Of course, it might be objected that the results of the Liberation War, so-called, were not predictable. The war was undertaken with intentions that were very different from its actual results. There is, after all, an ineluctable law of human action, known as the law of unintended consequences, according to which all human actions whatsoever have consequences that are unpredictable and may very well be unwanted.
But if the existence of such a law truly and totally absolved people from the consequences of their actions, then we should have no reasons for blaming anyone for anything, once his intentions were certifiably virtuous. And since there is hardly anyone alive who is incapable of fitting his actions, ex post facto, to supposedly virtuous intentions, this does not get us very far.
In any case, the appalling results of the so-called liberation were not entirely unpredictable, even if they were not a hundred per cent certain, because nothing human is a hundred per cent certain. By the time of the war of liberation’s triumph, however, enough was known about newly-independent African countries to know that it was likely that the liberation would result in economically-disastrous tyranny, and not in freedom in any recognisable sense.
There was another reason for suspicion: the support given to the war of liberation by the British expert on Africa, Basil Davidson.
Davidson was a brilliant linguist and officer in the British army during the Second World War, posted largely in the Balkans. There, he supported Tito’s Partisans, and immediately after the war published a book in support of the late Marshal in his most repressive and violent phase.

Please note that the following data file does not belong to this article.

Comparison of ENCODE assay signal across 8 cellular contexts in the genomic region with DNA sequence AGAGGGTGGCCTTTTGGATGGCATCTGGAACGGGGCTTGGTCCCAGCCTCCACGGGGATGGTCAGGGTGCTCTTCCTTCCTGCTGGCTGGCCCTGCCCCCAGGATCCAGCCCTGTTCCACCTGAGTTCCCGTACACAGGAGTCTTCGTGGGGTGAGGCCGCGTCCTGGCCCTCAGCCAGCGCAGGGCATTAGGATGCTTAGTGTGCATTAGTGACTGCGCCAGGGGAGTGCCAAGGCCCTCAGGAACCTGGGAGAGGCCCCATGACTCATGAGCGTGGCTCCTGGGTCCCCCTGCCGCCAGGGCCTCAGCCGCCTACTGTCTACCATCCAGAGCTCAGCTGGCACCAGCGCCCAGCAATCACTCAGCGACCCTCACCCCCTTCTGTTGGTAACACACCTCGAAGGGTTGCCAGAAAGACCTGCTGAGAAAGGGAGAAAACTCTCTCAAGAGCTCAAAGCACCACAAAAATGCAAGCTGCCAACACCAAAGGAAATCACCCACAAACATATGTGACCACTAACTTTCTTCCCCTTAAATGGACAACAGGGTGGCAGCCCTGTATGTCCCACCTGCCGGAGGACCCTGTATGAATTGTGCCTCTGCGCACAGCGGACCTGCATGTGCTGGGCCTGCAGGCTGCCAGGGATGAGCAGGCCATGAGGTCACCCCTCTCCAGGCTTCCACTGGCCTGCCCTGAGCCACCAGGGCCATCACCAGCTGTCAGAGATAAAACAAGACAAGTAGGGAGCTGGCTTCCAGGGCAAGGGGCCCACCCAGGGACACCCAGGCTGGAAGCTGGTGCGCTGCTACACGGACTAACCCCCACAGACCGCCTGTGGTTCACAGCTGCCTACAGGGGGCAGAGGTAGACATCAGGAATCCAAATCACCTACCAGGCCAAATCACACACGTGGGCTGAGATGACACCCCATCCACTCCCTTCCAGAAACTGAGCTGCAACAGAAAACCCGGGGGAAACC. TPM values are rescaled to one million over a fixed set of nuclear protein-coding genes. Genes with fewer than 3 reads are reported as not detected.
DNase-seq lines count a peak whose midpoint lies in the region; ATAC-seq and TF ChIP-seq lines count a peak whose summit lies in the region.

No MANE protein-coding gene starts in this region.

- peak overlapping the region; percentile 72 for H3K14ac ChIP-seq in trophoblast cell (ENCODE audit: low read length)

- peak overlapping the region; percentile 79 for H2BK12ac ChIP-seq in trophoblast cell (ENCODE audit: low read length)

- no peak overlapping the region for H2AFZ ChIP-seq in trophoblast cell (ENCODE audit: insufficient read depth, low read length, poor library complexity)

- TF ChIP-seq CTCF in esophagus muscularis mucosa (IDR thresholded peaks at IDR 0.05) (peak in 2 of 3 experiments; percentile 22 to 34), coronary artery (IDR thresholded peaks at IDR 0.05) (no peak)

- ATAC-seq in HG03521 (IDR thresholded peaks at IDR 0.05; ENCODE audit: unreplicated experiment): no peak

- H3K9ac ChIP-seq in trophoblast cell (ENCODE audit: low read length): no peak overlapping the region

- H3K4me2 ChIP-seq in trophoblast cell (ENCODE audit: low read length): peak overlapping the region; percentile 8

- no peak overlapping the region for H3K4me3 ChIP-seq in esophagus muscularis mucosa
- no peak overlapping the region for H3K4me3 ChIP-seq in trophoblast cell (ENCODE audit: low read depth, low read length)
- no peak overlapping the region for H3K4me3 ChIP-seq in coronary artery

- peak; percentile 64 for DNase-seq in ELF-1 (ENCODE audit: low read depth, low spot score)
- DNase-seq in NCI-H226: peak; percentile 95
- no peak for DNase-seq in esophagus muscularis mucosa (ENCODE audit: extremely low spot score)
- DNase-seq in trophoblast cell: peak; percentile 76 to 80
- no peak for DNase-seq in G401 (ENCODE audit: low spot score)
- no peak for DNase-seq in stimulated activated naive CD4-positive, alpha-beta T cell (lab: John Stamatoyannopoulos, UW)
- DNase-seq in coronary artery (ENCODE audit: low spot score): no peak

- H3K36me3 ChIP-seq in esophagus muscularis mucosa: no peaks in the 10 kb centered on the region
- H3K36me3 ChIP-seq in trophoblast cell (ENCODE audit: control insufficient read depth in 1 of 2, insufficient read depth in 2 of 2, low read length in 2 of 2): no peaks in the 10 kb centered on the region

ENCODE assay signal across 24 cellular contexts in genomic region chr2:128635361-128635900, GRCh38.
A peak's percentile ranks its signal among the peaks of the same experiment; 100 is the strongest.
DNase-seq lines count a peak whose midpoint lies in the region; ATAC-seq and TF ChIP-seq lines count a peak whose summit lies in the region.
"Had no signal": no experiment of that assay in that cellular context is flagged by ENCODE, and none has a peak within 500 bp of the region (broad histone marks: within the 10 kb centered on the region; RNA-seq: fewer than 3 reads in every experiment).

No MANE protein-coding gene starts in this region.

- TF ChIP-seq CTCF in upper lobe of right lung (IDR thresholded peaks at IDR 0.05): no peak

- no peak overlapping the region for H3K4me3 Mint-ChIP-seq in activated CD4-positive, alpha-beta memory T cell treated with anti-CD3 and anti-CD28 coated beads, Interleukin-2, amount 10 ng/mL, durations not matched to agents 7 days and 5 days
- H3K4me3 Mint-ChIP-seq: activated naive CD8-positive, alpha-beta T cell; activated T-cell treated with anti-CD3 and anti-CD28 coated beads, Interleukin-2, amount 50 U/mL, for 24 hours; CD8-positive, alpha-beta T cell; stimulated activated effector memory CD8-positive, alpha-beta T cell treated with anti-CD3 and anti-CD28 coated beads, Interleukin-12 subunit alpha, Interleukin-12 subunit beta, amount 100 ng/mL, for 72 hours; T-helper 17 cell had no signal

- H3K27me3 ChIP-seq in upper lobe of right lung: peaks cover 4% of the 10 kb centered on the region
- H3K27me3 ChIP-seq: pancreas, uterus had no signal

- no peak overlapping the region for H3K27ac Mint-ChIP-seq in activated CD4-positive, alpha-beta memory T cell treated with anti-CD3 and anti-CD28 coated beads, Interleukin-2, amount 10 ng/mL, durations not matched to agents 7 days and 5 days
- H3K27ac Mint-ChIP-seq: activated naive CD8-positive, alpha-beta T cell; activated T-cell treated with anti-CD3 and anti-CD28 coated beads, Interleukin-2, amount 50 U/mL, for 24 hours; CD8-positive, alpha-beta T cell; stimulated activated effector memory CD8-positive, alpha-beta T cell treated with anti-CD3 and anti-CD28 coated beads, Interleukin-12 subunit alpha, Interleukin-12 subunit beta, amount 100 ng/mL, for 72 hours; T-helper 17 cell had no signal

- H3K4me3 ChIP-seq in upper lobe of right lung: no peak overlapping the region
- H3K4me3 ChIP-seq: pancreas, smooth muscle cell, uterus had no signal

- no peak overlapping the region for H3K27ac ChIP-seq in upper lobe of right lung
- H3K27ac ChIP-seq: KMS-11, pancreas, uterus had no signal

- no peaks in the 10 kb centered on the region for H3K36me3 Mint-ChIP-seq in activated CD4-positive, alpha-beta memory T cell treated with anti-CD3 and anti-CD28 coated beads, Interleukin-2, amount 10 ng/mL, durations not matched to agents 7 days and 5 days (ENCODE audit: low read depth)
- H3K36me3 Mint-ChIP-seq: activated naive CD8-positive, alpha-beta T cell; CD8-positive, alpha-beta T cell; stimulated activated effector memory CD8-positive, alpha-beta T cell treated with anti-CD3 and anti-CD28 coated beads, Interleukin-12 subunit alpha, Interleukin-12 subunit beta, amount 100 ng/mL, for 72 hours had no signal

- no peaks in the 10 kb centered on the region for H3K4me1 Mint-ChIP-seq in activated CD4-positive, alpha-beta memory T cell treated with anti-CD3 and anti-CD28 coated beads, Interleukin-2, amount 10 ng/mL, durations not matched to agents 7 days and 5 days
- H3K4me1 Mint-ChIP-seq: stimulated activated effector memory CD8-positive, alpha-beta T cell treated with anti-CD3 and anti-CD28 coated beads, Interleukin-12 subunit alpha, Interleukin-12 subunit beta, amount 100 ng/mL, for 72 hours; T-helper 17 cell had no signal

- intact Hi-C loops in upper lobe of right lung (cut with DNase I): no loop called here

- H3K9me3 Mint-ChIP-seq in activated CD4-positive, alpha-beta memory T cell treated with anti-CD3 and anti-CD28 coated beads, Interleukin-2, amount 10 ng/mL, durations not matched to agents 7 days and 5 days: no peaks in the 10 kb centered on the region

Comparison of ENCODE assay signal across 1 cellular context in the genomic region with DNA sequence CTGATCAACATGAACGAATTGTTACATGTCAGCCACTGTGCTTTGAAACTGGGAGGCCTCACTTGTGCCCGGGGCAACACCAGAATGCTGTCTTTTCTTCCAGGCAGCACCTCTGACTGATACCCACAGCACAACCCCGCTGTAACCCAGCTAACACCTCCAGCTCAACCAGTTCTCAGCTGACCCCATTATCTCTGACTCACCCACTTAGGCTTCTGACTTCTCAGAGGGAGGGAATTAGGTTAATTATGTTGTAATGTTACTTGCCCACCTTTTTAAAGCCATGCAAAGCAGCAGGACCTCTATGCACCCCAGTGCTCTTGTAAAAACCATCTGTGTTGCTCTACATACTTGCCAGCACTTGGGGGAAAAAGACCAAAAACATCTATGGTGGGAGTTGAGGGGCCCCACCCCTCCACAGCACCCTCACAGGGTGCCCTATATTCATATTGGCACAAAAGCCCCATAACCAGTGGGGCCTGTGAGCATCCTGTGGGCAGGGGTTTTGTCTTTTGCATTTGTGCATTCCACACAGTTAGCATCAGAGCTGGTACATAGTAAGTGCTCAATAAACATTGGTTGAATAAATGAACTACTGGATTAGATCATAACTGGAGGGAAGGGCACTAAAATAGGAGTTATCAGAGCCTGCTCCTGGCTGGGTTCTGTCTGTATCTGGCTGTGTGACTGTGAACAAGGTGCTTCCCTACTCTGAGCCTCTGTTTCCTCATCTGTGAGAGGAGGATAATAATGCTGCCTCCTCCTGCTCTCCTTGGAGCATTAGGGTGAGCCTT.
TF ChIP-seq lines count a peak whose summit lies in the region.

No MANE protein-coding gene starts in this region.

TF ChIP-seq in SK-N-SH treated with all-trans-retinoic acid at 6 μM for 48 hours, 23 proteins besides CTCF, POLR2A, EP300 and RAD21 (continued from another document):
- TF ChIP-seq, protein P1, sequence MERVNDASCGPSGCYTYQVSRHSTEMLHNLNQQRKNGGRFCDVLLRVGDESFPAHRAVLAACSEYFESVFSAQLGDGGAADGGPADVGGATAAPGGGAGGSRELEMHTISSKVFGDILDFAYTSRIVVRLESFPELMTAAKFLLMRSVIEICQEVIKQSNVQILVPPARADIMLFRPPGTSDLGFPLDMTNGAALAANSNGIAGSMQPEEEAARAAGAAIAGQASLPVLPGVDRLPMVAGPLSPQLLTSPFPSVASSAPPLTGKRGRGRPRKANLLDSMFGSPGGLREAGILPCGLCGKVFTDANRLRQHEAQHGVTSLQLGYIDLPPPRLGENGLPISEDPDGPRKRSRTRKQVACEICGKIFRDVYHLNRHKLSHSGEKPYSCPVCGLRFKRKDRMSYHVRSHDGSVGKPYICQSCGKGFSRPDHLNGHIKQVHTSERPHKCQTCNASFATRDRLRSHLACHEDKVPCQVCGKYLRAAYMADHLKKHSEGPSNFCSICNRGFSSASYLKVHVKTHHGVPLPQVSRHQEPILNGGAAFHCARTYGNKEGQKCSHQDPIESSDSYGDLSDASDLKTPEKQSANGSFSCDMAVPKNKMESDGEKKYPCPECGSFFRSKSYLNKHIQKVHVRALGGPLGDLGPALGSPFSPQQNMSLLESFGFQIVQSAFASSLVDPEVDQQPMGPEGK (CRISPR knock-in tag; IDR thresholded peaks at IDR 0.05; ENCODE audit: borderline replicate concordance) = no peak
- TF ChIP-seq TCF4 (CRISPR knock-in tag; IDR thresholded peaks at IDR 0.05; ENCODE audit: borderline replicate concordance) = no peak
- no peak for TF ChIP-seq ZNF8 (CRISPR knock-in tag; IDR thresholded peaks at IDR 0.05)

He then extolled the joys of Chinese Central Asia under Maoist rule, before becoming an Africa hand, his books on the continent selling very widely and being used in universities both in Britain and America. It might be said that he never saw a communist-inspired and supported liberation movement that he did not like the look of. He liked the communists of Mozambique and Angola, and loved those of the Cape Verde Islands, about whom he wrote a book called The Fortunate Isles, just as the population was decamping en masse for Portugal and France.
He wrote a book in the course of Guinea Bissau’s war of liberation called For the Liberation of Guinea. At great discomfort and danger to himself, Davidson had joined the Marxist, or marxisant, guerrillas. Any alert person, or one with a reasonable degree of intuition, would have realised that this was very bad news indeed for Guinea Bissau. The Fifth Horseman of the Apocalypse had spoken.
I point this all out only make an appeal on behalf of the sacred cause of calling things by their proper name. If the article in Le Monde had said that the late president had been prominent in the anti-colonial power struggle (here I point out that I am no fan of European colonialism in Africa), I should not have objected in the least. But the word ‘liberation’ in ‘war of liberation’ was what was wrong: for it closes down all discussion not only of disputable assessments of historical phenomena, but even of the desiderata of political action.
This helps in part to explain the continued appeal of Che Guevara, in so far as it lies deeper than Korda’s photograph. The syllogism goes as follows:
Batista was a dictator. [True]
Ernesto Guevara helped to overthrow him. [True]
Therefore, Ernesto Guevara was a liberator. [False, and how!]